Gartner Report: Apple and Samsung Control Smartphones, Andriod Leads, but iOS Will Narrow the Gap Soon

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Gartner’s quarterly report on the mobile phone market are out and unsurprisingly it’s a battle between Apple and Samsung, iOS and Android. Apple and Samsung together control almost half of the smartphone market—46.5%— and while Android controls over 50% of smartphone sales by OS, iOS is expected to narrow the gap in Q4. Really, the smartphone market is like an opera. We have two main players (Apple and Samsung) battling for our hearts and minds, while the rest of the field have their own parts to play.

The headline of Gartner’s press release is a tad confusing—Gartner Says Worldwide Sales of Mobile Phones Declined 3 Percent in Third Quarter of 2012; Smartphone Sales Increased 47 Percent—because on the one hand we’re not seeing the stellar growth in the mobile phone market that we have in the past (the almost everyone who is going to get one has got one paradigm), but on the other hand smartphone growth is up a healthy 47% (last year this time it was 42% year-over-year growth). What’s going on? The people who had “dumb phones” (a regular mobile phone) are moving to smartphones (like my sister who just got a new iPhone from a normal phone). And who are they choosing? Apple or Samsung for the most part:

Smartphones continued to fuel sales of mobile phones worldwide with sales rising to 169.2 million units in the third quarter of 2012. The smartphone market was dominated by Apple and Samsung. “Both vendors together controlled 46.5 percent of smartphone market leaving a handful of vendors fighting over a distant third spot,” said Mr. Gupta.

Nokia slipped from No. 3 in the second quarter of 2012 to No. 7 in smartphone sales in the third quarter of 2012. RIM moved to the No. 3 spot with HTC not far behind, at No. 4. “Both HTC and RIM have seen their sales declining in past few quarters, and the challenges might prevent them from holding on to their current rankings in coming quarters,” added Mr. Gupta.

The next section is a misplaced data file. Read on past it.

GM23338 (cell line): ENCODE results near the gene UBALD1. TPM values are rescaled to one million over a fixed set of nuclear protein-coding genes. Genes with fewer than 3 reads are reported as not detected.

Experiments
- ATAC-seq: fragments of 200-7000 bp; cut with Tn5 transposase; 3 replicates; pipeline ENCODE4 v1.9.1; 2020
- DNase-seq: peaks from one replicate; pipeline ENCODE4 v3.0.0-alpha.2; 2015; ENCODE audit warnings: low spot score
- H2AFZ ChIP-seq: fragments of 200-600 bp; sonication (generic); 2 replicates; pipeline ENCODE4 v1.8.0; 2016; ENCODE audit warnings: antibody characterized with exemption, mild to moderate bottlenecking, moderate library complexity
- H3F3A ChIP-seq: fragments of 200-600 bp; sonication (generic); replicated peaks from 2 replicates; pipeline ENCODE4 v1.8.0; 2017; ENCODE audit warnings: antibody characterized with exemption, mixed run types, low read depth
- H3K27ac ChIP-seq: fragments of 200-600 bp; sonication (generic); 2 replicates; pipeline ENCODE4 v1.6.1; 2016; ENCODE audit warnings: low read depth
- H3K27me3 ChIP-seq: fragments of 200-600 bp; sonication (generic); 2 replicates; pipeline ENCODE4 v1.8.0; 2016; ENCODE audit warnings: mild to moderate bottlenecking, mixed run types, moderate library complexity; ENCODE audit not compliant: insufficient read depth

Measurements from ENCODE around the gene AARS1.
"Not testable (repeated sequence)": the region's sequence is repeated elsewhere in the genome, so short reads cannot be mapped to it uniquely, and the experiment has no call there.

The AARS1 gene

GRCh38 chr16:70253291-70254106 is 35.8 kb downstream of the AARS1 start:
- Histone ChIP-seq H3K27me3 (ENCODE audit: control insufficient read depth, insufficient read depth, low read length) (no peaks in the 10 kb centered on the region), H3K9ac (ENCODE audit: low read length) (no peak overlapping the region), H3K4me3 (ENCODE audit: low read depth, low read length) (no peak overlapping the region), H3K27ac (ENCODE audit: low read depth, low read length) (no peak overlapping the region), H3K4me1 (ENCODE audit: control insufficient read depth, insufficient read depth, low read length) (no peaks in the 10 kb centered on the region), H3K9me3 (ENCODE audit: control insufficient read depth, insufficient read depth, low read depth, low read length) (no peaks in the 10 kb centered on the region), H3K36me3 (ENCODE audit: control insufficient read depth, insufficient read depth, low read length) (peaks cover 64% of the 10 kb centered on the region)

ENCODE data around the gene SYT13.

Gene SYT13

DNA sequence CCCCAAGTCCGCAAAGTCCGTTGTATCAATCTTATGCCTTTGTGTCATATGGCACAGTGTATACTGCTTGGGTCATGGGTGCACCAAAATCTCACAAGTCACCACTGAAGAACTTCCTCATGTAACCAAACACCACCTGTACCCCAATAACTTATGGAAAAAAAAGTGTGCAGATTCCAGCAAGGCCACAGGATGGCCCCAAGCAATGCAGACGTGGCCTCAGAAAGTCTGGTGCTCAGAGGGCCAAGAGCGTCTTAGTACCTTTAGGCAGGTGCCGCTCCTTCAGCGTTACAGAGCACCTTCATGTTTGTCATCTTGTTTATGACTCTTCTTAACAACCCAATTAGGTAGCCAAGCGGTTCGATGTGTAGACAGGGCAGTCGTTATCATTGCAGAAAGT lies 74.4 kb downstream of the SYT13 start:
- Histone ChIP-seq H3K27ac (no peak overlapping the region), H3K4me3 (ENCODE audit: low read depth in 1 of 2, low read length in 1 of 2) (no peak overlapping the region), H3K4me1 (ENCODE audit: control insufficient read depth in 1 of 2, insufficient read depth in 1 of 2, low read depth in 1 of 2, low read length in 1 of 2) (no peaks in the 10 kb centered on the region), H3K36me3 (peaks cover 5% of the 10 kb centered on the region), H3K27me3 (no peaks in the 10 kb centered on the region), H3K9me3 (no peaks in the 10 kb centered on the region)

Because there are so many more Android-based devices out there, Android has a huge (and rightfully so on a pure numbers standpoint) lead on iOS (52.5% vs 15.0%) in the sales numbers.

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Should we be worried? No, of course not! Really this isn’t about Android vs iOS but really Samsung vs Apple. It’s these tech giant who are doing battle with each other, not the operating systems their devices run. And if the numbers scare you, don’t worry the gap is expected to be narrower by the end of Q4 2012 (because of strong sales of the iPhone 5):

In the smartphone market, Android continued to increase its market share, up 19.9 percentage points in the third quarter of 2012. Although RIM lost market share, it climbed to the No. 3 position as Symbian is nearing the end of its lifecycle. There was also channel destocking in preparation of new device launches for RIM, which resulted into 8.9 million sales to end users in the third quarter of 2012. With the launch of iPhone 5, Gartner analysts expect iOS share will grow strongly in the fourth quarter of 2012 because users held on to their replacements in many markets ahead of the iPhone 5 wider roll out. Windows Phone’s share weakened year-on-year as the Windows Phone 8 launch dampened demand of Windows Phone 7 devices.

What Gartner didn’t touch on, per se, is how RIM is catching up with iOS. As much as I’m a proud Canadian and RIM is one of our tech darlings, we all know RIM is on the ropes. However, if RIM has a couple strong quarters (especially if large corporate or government clients buy new handsets) Blackberry OS could become the second or a much stronger third OS in the mobile world.

The dark horse, is Microsoft. We’ll have to see how the Windows Phone 8 numbers play out over the next few quarters to understand how Apple and Samsung are going to fair in the market.

That’s what it looks like as we are winding up 2012. Assuming the world doesn’t end next month, 2013 is shaping up to be an interesting year as Apple and Samsung battle each other in the stores and the courts for dominance of the smartphone and tablet world.

Android and iOS? Those are the pivotal minor players in this operatic spectacle. We (and fans of Apple) are the lead soprano in the opera, Apple is the tenor (the tenor in opera is always the love interest and going for the girl) and Samsung the baritone (it’s said that all operas are about a soprano falling in love with a tenor and a baritone trying to muck it up). Everyone else are supporting players who just and drama and interest to the whole thing.

Via: Gartner

Opera photo by ClubTransatlântico via Flickr.

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